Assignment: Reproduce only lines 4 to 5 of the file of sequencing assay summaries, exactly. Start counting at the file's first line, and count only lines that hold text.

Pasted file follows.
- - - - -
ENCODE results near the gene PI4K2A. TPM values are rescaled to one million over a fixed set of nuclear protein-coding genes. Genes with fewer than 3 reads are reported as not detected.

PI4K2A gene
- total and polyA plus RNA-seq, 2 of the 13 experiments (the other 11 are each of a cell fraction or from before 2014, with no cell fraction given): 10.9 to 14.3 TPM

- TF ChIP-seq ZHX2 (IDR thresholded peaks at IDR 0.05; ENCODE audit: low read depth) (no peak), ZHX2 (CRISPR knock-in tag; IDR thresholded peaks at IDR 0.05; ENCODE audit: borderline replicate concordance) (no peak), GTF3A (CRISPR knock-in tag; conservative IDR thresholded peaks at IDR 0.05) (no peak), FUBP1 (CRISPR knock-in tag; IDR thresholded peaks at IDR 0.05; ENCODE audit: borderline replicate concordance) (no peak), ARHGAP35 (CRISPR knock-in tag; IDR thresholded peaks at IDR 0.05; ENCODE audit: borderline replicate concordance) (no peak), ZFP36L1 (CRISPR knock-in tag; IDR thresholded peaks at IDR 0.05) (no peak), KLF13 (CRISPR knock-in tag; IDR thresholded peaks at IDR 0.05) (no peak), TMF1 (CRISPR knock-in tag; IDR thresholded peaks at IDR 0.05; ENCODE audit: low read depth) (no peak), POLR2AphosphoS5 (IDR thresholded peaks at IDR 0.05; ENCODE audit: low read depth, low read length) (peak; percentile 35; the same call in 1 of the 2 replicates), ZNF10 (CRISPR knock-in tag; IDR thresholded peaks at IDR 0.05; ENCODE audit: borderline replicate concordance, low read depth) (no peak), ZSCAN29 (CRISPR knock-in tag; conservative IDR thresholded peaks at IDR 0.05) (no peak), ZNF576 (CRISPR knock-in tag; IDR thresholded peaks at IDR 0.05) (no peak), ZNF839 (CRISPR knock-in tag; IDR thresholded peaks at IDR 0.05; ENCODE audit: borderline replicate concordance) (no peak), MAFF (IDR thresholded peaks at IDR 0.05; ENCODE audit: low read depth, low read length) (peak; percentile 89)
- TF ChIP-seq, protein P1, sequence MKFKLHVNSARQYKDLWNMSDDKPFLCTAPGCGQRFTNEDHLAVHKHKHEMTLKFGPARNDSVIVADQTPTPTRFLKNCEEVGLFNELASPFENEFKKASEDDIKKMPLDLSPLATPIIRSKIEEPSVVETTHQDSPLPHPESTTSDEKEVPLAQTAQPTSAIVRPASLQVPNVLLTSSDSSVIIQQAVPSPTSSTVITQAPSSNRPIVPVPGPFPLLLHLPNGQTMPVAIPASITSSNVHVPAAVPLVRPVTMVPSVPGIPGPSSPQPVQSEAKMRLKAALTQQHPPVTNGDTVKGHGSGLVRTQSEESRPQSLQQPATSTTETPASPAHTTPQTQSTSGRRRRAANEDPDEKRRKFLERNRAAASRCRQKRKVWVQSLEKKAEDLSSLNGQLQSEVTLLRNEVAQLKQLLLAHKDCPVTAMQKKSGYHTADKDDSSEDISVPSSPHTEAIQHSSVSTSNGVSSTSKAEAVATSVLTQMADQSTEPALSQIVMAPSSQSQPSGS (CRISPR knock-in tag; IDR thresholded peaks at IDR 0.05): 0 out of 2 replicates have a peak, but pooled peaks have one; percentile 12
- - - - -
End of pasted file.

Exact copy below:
- TF ChIP-seq ZHX2 (IDR thresholded peaks at IDR 0.05; ENCODE audit: low read depth) (no peak), ZHX2 (CRISPR knock-in tag; IDR thresholded peaks at IDR 0.05; ENCODE audit: borderline replicate concordance) (no peak), GTF3A (CRISPR knock-in tag; conservative IDR thresholded peaks at IDR 0.05) (no peak), FUBP1 (CRISPR knock-in tag; IDR thresholded peaks at IDR 0.05; ENCODE audit: borderline replicate concordance) (no peak), ARHGAP35 (CRISPR knock-in tag; IDR thresholded peaks at IDR 0.05; ENCODE audit: borderline replicate concordance) (no peak), ZFP36L1 (CRISPR knock-in tag; IDR thresholded peaks at IDR 0.05) (no peak), KLF13 (CRISPR knock-in tag; IDR thresholded peaks at IDR 0.05) (no peak), TMF1 (CRISPR knock-in tag; IDR thresholded peaks at IDR 0.05; ENCODE audit: low read depth) (no peak), POLR2AphosphoS5 (IDR thresholded peaks at IDR 0.05; ENCODE audit: low read depth, low read length) (peak; percentile 35; the same call in 1 of the 2 replicates), ZNF10 (CRISPR knock-in tag; IDR thresholded peaks at IDR 0.05; ENCODE audit: borderline replicate concordance, low read depth) (no peak), ZSCAN29 (CRISPR knock-in tag; conservative IDR thresholded peaks at IDR 0.05) (no peak), ZNF576 (CRISPR knock-in tag; IDR thresholded peaks at IDR 0.05) (no peak), ZNF839 (CRISPR knock-in tag; IDR thresholded peaks at IDR 0.05; ENCODE audit: borderline replicate concordance) (no peak), MAFF (IDR thresholded peaks at IDR 0.05; ENCODE audit: low read depth, low read length) (peak; percentile 89)
- TF ChIP-seq, protein P1, sequence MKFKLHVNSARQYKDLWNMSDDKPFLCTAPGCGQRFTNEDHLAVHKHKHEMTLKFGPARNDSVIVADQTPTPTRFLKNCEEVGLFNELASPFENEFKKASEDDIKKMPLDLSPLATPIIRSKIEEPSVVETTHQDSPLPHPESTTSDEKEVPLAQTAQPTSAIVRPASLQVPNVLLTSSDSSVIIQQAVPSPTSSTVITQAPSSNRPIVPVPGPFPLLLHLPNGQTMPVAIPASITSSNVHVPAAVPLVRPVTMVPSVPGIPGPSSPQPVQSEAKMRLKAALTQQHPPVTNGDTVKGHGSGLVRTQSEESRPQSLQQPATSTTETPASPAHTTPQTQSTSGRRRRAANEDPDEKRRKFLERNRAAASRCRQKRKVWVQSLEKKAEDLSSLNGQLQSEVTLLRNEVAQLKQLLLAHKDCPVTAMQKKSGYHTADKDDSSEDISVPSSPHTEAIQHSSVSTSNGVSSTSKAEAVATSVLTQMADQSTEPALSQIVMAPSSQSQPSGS (CRISPR knock-in tag; IDR thresholded peaks at IDR 0.05): 0 out of 2 replicates have a peak, but pooled peaks have one; percentile 12